Exclusive: 'We will kill you all' -
Rohingya villagers in Myanmar beg for safe passage
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[September 18, 2017]
By Wa Lone and Andrew R.C. Marshall
SITTWE, Myanmar (Reuters) - Thousands of
Rohingya Muslims in violence-racked northwest Myanmar are pleading with
authorities for safe passage from two remote villages that are cut off
by hostile Buddhists and running short of food.
"We're terrified," Maung Maung, a Rohingya official at Ah Nauk Pyin
village, told Reuters by telephone. "We'll starve soon and they're
threatening to burn down our houses."
Another Rohingya contacted by Reuters, who asked not to be named, said
ethnic Rakhine Buddhists came to the same village and shouted, "Leave,
or we will kill you all."
Fragile relations between Ah Nauk Pyin and its Rakhine neighbors were
shattered on Aug. 25, when deadly attacks by Rohingya militants in
Rakhine State prompted a ferocious response from Myanmar's security
At least 430,000 Rohingya have since fled into neighboring Bangladesh to
evade what the United Nations has called a "textbook example of ethnic
About a million Rohingya lived in Rakhine State until the recent
violence. Most face draconian travel restrictions and are denied
citizenship in a country where many Buddhists regard them as illegal
immigrants from Bangladesh.
Tin Maung Swe, secretary of the Rakhine State government, told Reuters
he was working closely with the Rathedaung authorities, and had received
no information about the Rohingya villagers' plea for safe passage.
"There is nothing to be concerned about," he said when asked about local
tensions. "Southern Rathedaung is completely safe."
National police spokesman Myo Thu Soe said he also had no information
about the Rohingya villages but that he would look into the matter.
Asked to comment, a spokeswoman for the U.S. State Department's East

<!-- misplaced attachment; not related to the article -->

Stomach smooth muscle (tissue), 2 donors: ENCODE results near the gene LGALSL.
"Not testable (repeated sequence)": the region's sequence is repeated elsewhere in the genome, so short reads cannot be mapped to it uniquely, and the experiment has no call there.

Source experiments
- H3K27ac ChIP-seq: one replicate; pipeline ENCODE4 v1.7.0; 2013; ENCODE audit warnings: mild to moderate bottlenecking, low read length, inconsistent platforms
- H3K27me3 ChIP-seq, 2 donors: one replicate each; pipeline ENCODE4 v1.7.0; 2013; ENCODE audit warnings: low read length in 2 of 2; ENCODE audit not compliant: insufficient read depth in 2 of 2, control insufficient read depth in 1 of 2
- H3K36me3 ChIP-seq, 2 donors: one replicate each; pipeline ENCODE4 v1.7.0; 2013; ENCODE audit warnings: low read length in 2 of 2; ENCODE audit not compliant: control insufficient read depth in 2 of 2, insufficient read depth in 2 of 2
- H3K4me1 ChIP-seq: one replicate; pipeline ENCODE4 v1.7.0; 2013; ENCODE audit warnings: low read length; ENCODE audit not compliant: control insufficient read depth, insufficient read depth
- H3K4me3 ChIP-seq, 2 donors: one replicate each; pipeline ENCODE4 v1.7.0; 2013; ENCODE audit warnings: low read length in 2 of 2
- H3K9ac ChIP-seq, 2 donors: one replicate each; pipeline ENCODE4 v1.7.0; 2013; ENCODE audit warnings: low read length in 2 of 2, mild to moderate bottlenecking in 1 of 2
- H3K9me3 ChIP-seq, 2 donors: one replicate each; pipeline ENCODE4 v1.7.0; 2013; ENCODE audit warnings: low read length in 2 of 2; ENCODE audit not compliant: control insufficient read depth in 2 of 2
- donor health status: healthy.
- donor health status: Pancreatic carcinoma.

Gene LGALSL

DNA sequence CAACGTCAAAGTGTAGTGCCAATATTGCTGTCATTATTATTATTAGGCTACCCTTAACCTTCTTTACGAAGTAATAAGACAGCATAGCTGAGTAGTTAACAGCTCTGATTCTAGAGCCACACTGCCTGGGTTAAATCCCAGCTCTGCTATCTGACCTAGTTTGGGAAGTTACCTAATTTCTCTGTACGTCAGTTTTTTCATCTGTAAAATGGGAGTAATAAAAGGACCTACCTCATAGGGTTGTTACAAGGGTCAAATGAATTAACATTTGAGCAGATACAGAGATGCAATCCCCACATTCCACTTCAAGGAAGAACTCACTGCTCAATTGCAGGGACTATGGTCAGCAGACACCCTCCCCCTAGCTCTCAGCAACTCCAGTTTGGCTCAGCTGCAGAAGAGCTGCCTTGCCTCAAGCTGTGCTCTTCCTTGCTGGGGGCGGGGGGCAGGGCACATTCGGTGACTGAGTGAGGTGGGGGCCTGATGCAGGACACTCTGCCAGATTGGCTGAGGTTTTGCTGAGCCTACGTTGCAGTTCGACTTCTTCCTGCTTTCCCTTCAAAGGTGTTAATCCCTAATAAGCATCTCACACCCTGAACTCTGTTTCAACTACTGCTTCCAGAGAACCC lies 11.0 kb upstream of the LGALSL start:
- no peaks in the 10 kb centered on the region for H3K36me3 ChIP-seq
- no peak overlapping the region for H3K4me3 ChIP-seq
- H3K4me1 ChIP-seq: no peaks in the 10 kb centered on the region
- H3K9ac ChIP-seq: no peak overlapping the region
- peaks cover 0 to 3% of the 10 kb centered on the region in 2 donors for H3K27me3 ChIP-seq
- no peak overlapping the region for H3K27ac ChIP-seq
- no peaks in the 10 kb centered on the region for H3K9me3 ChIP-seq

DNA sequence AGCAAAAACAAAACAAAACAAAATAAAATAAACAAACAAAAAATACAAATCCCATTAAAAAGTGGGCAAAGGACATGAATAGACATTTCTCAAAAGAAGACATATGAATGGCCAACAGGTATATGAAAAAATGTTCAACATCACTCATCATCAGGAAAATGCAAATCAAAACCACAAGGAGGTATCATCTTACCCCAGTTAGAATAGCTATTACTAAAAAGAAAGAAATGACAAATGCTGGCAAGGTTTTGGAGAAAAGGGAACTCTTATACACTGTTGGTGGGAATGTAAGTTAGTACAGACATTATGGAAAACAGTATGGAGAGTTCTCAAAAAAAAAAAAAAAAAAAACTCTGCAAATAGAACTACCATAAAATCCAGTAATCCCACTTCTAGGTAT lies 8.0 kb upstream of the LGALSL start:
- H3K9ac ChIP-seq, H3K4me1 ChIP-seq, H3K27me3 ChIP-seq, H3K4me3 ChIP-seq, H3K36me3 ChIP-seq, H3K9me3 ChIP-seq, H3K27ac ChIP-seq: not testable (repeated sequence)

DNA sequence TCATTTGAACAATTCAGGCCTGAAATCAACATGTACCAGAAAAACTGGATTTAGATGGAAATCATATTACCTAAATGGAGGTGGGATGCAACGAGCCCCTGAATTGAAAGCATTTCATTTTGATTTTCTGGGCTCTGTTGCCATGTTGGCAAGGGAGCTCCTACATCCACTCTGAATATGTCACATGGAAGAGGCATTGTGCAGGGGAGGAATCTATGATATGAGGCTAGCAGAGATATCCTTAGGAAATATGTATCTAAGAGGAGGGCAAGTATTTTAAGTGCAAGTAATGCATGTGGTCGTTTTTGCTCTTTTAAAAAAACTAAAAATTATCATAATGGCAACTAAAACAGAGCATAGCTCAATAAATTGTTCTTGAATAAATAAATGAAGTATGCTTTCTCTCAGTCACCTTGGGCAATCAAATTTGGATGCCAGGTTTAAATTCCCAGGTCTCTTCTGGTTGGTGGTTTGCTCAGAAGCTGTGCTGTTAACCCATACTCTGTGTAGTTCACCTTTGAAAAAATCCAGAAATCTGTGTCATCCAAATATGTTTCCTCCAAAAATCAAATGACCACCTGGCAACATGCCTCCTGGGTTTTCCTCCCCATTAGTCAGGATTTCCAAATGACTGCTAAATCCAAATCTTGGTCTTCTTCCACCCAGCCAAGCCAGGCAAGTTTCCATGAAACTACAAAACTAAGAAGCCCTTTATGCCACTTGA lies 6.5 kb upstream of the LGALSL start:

Asia Bureau made no reference to the situation in the villages, but said
the United States was calling "urgently" for Myanmar's security forces
"to act in accordance with the rule of law and to stop the violence and
displacement suffered by individuals from all communities."
"Tens of thousands of people reportedly lack adequate food, water, and
shelter in northern Rakhine State," spokeswoman Katina Adams said. "The
government should act immediately to assist them."
Adams said Patrick Murphy, the U.S. deputy assistant secretary of state
for East Asia, would reiterate grave U.S. concern about the situation in
Rakhine when he meets senior officials in Myanmar this week.
Britain is to host a ministerial meeting on Monday on the sidelines of
the annual U.N. General Assembly in New York to discuss the situation in
Ah Nauk Pyin sits on a mangrove-fringed peninsula in Rathedaung, one of
three townships in northern Rakhine State. The villagers say they have
Until three weeks ago, there were 21 Muslim villages in Rathedaung,
along with three camps for Muslims displaced by previous bouts of
religious violence. Sixteen of those villages and all three camps have
since been emptied and in many cases burnt, forcing an estimated 28,000
Rohingya to flee.
Rathedaung's five surviving Rohingya villages and their 8,000 or so
inhabitants are encircled by Rakhine Buddhists and acutely vulnerable,
say human rights monitors.
The situation is particularly dire in Ah Nauk Pyin and nearby Naung Pin
Gyi, where any escape route to Bangladesh is long, arduous, and
sometimes blocked by hostile Rakhine neighbors.
Maung Maung, the Rohingya official, said the villagers were resigned to
leaving but the authorities had not responded to their requests for
security. At night, he said, villagers had heard distant gunfire.